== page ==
Swatting a Fly with a Sledgehammer

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A colleague recently described the following situation to me:  

Public Domain, Wikimedia Commons

While working with the management team of a small, project-based company, he’s been coaching the new senior project manager. She’s highly qualified and very enthusiastic. So enthusiastic, in fact, that she’s creating a comprehensive project process that will cover all aspects of the business from initial enquiry to post-project debrief and customer follow up. Each step is documented in minute detail with multiple accompanying forms (paper and online) to be completed and/or updated throughout the life of the project. In a larger, more complex organization, her ability to envision and create such a system would be a huge asset. Unfortunately, in this small, agile company, she’s red-taping everyone to death.

Business tools, systems and processes are an essential part of running an effective operation. Only the smallest of organizations can function effectively on an ad-hoc basis. And, over time, even those companies that typically “wing it” eventually recognize, adopt and encode certain practices that produce better results. At some point in the life-cycle of a business, there’s a good chance the systems and processes developed organically over many years will reach the limit of their usefulness and scalability. 

In business management, as in HR, we talk a lot about best practices and encourage systemization for greater efficiency, control and measurability. What we often forget to mention is that best practices don’t translate the same way in every environment; for instance, size matters. While it’s true that certain rules and fundamental truths apply across the board, how those rules and truths are acted upon can (and should) vary greatly from one organization to another.

Every company works within a unique set of internal and external parameters: size, maturity, corporate culture, strategy, market, geography, customer needs and wants, regulatory environment, etc. When introducing new systems and processes, each organization must consider its own context and temper the need for control with a good dose of manageability.  This is especially true for small companies, where the impact of excess administrative overhead immediately hits the bottom line. For large corporations, complexity and its attendant profit drain can be more insidious, creeping up slowly. Arresting the spread of unessential complexity (and effectively managing the rest) is imperative to remain competitive.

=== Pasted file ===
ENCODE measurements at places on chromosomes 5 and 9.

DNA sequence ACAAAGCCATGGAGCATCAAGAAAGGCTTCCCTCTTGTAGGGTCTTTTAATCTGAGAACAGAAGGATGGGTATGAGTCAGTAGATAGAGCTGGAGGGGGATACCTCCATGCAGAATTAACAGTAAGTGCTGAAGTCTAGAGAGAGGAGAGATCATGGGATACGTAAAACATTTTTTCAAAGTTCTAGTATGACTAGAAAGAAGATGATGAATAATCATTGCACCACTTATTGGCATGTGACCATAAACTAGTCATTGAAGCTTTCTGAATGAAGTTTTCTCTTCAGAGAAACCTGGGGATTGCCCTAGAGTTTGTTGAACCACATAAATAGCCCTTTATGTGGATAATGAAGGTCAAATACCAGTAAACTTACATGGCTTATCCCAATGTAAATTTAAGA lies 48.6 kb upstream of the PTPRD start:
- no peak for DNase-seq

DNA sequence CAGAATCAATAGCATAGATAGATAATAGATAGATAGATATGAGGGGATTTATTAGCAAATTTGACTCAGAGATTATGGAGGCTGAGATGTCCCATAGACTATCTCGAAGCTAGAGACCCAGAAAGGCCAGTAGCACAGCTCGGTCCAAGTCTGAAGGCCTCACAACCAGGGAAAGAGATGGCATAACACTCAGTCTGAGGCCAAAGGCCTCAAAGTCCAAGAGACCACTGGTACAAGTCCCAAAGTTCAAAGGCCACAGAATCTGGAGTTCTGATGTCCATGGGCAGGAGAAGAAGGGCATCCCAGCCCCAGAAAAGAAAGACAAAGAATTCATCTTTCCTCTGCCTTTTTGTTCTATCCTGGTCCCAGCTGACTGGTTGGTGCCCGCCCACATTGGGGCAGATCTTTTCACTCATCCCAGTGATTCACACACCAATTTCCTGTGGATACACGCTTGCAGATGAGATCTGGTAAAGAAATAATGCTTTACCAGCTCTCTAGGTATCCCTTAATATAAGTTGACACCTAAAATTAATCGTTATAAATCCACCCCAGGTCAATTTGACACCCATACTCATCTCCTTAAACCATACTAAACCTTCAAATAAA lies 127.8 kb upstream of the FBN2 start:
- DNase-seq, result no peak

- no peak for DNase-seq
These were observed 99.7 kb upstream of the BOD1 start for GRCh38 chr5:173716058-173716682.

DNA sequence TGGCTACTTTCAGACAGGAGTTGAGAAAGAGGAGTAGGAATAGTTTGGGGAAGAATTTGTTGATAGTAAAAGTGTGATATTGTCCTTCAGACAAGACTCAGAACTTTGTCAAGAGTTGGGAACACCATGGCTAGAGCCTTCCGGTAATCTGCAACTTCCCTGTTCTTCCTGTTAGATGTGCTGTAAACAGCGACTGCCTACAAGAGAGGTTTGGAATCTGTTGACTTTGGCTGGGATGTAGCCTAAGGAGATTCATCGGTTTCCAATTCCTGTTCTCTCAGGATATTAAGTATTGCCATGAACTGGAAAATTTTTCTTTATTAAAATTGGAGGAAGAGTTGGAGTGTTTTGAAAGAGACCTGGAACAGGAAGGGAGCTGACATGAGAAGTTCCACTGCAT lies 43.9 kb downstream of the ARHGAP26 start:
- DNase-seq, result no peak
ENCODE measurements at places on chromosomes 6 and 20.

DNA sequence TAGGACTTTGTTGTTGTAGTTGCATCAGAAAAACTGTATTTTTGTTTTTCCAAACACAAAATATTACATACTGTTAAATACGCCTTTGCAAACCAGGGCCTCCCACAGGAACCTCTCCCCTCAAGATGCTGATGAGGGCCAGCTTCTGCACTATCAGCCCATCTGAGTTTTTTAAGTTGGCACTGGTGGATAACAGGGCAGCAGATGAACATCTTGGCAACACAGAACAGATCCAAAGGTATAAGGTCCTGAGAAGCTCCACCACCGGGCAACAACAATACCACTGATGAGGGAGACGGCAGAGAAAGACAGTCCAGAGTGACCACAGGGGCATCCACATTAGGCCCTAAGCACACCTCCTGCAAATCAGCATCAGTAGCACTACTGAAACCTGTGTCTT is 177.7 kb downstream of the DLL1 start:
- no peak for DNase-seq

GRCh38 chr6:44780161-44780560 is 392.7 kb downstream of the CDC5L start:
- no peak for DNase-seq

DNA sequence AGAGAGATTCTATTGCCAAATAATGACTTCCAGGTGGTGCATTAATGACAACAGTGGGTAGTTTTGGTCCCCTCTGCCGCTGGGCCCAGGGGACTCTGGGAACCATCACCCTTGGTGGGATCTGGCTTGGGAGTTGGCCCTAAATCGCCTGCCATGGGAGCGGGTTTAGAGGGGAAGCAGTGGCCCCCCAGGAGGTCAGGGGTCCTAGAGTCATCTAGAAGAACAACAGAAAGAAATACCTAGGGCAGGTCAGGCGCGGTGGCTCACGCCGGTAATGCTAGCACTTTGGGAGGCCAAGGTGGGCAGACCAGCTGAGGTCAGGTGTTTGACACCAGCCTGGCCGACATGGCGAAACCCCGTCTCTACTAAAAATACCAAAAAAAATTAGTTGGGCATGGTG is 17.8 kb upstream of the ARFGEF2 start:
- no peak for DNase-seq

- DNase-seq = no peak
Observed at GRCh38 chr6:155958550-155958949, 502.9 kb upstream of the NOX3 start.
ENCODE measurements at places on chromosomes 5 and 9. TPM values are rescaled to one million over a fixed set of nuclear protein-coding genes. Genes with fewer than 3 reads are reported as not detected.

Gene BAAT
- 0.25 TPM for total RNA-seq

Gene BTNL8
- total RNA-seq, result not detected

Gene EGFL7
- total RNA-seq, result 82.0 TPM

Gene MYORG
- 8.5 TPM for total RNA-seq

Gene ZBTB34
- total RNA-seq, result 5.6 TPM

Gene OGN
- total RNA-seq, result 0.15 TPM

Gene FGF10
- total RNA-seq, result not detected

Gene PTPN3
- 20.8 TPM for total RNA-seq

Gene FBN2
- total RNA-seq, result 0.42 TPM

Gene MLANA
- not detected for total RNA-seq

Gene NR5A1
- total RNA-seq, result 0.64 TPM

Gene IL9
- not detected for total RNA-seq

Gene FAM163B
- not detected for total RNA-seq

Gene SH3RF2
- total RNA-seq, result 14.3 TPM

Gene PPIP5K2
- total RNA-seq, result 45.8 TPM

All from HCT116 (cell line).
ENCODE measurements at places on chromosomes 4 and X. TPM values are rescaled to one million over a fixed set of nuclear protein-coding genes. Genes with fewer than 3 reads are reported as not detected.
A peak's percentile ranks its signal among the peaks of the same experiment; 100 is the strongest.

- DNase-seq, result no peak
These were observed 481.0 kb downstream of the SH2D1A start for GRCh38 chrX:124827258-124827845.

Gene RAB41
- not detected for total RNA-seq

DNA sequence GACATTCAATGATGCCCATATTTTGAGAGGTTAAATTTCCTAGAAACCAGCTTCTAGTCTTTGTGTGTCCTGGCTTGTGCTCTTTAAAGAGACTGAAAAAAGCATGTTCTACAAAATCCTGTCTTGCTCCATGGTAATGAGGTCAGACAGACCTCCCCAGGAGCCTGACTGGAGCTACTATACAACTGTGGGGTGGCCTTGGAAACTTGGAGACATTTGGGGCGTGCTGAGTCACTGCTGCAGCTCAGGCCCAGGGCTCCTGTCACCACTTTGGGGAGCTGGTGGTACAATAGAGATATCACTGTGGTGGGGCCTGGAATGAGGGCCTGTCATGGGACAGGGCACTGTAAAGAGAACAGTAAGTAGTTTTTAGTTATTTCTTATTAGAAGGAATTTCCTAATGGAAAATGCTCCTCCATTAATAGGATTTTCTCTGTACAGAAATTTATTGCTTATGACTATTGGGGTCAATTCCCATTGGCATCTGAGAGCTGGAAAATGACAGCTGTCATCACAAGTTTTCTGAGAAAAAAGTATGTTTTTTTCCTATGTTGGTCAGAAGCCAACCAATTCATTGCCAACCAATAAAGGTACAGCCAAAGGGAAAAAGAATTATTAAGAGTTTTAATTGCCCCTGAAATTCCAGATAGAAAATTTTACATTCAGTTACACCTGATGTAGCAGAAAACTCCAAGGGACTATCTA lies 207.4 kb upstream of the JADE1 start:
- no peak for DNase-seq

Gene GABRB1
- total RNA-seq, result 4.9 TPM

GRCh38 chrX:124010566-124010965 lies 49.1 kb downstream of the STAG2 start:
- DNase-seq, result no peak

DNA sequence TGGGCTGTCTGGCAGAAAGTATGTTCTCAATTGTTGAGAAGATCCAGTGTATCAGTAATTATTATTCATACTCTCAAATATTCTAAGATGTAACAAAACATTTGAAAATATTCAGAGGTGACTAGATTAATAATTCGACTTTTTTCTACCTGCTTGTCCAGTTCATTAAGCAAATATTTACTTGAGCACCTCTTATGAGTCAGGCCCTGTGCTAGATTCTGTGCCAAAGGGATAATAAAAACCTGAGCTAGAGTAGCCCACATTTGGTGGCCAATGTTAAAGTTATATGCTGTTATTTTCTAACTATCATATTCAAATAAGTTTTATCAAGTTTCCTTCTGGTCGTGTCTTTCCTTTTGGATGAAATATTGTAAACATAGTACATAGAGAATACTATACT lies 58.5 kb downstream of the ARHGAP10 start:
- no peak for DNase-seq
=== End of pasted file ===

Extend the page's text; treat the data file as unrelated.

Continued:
In any organization, using overly complex systems and processes when they’re not called for is a bit like chasing a fly around with a sledgehammer. You might eventually whack the fly, but you’ll likely do a lot of damage in the process (not to mention suffering repetitive strain injury—sledgehammers are heavy!)

As businesses grow, their level of complexity increases. At various point along this trajectory, tools and systems are sought to help manage that complexity. On occasion, the new systems and processes brought in to help manage and control an ever-increasing number of variables make the situation worse by increasing complexity instead of simplifying things. Taking the time to properly identify, map and improve business processes can help avoid this.

Developing (and Improving) Business Processes